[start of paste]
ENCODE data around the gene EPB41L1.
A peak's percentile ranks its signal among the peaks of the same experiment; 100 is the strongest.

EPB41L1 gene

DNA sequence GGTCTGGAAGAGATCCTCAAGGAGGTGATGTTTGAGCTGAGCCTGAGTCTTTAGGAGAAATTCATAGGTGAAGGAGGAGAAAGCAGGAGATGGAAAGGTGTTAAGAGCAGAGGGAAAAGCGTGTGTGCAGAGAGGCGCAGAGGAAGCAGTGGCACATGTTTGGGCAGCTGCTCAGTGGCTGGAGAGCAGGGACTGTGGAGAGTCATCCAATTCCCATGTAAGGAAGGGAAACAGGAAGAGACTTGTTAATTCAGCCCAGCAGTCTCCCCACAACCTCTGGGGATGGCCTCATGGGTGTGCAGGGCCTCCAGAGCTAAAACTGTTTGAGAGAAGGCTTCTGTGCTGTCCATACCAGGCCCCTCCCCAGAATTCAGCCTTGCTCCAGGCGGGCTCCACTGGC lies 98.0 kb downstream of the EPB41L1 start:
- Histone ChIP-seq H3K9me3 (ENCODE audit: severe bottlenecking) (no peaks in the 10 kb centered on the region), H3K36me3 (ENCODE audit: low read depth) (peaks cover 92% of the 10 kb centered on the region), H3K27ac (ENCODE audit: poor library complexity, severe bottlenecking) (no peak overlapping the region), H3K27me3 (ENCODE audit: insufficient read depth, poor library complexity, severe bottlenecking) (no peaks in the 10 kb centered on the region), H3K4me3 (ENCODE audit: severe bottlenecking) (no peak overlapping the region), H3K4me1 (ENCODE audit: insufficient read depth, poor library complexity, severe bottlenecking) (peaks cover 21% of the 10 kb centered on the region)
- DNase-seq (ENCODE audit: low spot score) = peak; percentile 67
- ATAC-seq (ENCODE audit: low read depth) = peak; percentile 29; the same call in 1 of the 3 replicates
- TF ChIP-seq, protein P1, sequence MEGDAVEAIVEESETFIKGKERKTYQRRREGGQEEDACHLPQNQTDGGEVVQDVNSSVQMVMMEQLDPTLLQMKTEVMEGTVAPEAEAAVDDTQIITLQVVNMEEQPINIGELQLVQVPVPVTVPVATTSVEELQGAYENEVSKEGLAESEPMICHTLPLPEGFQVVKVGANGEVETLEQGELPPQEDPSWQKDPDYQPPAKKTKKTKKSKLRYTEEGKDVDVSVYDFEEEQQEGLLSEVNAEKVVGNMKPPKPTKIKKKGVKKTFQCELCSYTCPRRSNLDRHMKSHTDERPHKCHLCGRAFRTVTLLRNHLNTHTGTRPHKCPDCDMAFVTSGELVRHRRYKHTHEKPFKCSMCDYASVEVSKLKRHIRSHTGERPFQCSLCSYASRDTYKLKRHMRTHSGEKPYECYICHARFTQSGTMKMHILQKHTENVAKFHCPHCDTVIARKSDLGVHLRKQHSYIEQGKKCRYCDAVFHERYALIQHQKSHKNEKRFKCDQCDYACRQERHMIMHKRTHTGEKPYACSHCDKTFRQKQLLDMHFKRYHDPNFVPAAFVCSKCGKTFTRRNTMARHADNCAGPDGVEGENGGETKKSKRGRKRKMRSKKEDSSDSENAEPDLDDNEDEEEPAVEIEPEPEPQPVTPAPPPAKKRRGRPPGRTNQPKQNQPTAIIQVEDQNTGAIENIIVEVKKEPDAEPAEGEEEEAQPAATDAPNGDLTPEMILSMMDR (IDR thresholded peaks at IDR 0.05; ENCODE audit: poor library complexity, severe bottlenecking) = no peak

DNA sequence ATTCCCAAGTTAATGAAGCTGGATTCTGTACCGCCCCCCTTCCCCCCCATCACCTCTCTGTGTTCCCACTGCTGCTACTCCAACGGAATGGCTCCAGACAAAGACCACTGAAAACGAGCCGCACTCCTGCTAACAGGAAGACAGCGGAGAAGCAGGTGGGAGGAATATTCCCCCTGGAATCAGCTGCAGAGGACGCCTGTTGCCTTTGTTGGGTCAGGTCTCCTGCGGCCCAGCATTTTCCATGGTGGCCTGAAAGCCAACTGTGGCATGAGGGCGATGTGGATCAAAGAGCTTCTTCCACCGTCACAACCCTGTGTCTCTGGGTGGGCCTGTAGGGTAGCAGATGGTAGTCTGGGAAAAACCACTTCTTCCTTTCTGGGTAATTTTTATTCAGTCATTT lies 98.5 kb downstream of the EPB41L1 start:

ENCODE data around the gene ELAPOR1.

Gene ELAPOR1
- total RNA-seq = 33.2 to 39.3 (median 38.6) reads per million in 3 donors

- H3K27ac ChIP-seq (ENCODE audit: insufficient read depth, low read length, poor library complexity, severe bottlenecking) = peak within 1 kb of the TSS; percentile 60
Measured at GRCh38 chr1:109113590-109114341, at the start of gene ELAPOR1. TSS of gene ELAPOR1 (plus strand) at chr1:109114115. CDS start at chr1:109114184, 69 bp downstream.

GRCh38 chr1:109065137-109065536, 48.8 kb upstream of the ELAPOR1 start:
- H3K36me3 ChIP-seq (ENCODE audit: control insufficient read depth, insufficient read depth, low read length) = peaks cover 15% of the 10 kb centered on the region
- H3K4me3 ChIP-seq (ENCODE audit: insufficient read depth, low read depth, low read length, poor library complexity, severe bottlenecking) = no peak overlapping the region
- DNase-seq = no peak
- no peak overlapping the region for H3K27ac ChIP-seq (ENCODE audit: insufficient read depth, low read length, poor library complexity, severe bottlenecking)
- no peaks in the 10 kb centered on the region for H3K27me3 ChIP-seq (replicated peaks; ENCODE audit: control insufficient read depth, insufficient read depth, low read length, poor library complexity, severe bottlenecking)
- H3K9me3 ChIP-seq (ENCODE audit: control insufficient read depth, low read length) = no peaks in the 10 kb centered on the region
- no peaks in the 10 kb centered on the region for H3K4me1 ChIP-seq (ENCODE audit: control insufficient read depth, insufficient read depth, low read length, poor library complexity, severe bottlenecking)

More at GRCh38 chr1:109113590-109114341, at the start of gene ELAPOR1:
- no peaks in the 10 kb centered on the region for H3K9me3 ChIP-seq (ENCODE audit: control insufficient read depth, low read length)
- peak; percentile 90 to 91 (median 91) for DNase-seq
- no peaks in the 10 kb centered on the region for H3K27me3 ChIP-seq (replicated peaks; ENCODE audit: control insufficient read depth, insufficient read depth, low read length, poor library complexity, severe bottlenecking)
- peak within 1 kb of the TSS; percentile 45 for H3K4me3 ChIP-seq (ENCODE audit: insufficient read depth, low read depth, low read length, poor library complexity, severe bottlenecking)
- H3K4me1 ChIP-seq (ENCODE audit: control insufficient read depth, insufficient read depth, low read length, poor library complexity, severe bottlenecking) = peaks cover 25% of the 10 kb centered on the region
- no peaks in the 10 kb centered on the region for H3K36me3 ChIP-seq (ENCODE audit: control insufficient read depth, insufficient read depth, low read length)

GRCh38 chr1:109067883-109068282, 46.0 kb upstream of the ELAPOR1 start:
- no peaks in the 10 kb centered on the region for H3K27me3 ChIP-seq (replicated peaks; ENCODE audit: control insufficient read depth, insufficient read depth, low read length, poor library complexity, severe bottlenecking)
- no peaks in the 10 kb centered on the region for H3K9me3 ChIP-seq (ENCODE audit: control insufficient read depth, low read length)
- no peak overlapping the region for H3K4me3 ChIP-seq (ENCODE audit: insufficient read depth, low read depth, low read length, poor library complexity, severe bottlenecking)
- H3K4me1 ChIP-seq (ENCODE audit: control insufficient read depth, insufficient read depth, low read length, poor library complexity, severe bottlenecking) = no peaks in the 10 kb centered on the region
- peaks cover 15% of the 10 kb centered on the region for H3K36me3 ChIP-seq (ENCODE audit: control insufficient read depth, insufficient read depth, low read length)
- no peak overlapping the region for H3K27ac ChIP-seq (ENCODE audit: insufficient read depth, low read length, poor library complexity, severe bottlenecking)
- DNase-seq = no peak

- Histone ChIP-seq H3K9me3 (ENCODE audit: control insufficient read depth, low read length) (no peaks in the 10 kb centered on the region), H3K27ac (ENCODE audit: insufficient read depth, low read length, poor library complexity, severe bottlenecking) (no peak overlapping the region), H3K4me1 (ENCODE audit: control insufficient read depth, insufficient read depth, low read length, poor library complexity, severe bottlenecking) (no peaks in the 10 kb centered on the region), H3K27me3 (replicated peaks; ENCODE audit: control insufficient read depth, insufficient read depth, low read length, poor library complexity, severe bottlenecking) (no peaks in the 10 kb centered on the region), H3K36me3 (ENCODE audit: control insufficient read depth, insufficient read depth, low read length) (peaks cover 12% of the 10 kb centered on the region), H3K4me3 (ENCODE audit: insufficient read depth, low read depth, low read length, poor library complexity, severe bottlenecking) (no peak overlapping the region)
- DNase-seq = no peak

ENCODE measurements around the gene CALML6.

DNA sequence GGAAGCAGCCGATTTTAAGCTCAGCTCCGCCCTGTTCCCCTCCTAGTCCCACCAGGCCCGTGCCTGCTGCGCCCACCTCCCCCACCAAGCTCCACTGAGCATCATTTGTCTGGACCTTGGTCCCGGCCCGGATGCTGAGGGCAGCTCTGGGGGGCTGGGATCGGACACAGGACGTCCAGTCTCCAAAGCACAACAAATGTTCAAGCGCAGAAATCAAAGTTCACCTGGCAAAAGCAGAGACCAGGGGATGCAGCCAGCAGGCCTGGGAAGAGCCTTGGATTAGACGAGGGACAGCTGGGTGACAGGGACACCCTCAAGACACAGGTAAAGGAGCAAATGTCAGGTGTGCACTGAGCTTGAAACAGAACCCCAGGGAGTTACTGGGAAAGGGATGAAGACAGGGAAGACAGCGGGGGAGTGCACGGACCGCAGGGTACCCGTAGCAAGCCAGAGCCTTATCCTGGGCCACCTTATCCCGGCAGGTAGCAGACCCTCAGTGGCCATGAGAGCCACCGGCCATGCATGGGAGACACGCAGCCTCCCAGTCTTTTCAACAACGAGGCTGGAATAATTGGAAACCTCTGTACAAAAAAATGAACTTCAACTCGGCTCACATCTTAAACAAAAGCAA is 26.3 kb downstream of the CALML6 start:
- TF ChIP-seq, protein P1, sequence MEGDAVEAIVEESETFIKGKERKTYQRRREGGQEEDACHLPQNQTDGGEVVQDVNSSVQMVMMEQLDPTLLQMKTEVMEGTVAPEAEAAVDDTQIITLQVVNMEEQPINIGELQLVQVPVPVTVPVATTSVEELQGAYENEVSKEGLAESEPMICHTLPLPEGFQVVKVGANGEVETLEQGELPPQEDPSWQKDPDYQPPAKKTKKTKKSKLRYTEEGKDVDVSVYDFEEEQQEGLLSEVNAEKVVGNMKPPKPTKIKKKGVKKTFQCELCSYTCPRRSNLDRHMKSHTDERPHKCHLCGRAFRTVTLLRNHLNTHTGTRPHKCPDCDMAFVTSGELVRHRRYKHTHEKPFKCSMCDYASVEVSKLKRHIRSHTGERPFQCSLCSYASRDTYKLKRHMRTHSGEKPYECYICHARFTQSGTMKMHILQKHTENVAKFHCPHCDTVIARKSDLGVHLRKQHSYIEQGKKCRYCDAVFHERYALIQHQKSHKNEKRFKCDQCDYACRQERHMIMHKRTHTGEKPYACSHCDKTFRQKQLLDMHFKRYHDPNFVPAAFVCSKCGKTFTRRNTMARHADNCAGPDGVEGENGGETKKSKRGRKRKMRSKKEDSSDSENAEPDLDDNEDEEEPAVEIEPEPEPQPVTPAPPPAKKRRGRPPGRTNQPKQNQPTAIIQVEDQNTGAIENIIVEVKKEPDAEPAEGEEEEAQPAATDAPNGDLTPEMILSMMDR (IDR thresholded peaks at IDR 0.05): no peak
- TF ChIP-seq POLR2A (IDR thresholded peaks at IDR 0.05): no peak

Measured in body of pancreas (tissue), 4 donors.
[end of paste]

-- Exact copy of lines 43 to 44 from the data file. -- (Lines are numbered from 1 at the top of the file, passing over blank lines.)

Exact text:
- TF ChIP-seq POLR2A (IDR thresholded peaks at IDR 0.05): no peak

Measured in body of pancreas (tissue), 4 donors.